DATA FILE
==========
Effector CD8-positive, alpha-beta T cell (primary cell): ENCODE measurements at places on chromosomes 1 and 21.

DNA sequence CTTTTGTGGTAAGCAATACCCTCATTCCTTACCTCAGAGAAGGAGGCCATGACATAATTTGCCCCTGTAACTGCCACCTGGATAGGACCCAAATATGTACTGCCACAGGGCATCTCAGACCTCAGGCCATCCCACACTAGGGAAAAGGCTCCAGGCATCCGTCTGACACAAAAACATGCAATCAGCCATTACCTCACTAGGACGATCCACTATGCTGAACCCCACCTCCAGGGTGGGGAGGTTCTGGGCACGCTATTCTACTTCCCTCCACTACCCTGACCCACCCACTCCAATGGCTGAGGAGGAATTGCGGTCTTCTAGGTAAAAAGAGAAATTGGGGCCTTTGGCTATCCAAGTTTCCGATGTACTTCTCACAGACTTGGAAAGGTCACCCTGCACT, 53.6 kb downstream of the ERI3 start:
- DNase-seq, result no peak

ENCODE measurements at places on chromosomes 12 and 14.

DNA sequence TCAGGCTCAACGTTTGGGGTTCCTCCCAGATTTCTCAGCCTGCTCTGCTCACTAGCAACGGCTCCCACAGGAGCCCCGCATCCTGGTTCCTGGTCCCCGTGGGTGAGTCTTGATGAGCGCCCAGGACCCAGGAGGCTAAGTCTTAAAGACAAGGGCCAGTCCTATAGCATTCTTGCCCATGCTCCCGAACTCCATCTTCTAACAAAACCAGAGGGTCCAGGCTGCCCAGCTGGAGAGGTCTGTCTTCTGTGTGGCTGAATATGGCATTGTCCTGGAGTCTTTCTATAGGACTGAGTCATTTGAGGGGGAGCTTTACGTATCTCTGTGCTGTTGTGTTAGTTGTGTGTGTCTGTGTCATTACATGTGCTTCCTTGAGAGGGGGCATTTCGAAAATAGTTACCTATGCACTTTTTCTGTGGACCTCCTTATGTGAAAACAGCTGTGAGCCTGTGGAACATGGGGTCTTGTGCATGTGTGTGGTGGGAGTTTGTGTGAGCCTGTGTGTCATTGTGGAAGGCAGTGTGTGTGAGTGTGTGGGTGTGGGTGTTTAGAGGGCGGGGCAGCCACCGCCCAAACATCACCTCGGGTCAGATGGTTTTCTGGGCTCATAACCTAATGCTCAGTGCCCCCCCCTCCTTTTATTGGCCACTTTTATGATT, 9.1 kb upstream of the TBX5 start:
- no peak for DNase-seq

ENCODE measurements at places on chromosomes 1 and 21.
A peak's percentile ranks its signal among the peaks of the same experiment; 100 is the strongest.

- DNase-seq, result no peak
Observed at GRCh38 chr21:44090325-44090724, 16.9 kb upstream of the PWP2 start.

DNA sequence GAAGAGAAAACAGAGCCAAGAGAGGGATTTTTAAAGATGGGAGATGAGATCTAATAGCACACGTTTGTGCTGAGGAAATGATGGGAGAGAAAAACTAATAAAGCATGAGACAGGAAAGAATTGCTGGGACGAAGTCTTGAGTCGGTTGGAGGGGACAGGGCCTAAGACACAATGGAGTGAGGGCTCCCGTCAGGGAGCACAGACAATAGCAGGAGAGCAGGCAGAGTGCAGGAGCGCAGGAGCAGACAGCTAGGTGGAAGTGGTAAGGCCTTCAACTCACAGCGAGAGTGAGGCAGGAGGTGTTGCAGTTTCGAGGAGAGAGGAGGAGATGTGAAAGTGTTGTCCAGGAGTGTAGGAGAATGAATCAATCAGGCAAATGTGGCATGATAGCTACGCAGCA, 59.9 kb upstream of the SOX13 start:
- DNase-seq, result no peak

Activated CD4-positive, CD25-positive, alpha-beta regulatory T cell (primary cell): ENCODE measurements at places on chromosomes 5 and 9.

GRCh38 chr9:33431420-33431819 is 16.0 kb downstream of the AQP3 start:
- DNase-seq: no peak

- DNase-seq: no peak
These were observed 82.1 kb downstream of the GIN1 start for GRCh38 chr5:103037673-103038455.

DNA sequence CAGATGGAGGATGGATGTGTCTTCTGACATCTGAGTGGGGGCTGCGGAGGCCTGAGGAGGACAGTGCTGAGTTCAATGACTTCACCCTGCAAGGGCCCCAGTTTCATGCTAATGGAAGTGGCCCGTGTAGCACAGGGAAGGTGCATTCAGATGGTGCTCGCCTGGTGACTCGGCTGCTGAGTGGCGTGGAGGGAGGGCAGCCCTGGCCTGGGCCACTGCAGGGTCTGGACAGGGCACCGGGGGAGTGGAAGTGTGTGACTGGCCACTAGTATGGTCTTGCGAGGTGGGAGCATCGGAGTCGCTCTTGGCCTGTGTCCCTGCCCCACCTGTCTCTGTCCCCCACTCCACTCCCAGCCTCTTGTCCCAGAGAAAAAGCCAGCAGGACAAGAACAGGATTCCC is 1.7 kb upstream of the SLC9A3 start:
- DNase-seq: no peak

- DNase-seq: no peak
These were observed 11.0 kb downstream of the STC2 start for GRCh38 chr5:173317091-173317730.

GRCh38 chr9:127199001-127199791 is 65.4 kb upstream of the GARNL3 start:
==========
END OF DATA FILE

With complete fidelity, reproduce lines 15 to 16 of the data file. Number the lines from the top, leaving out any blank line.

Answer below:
- DNase-seq: no peak

- DNase-seq: no peak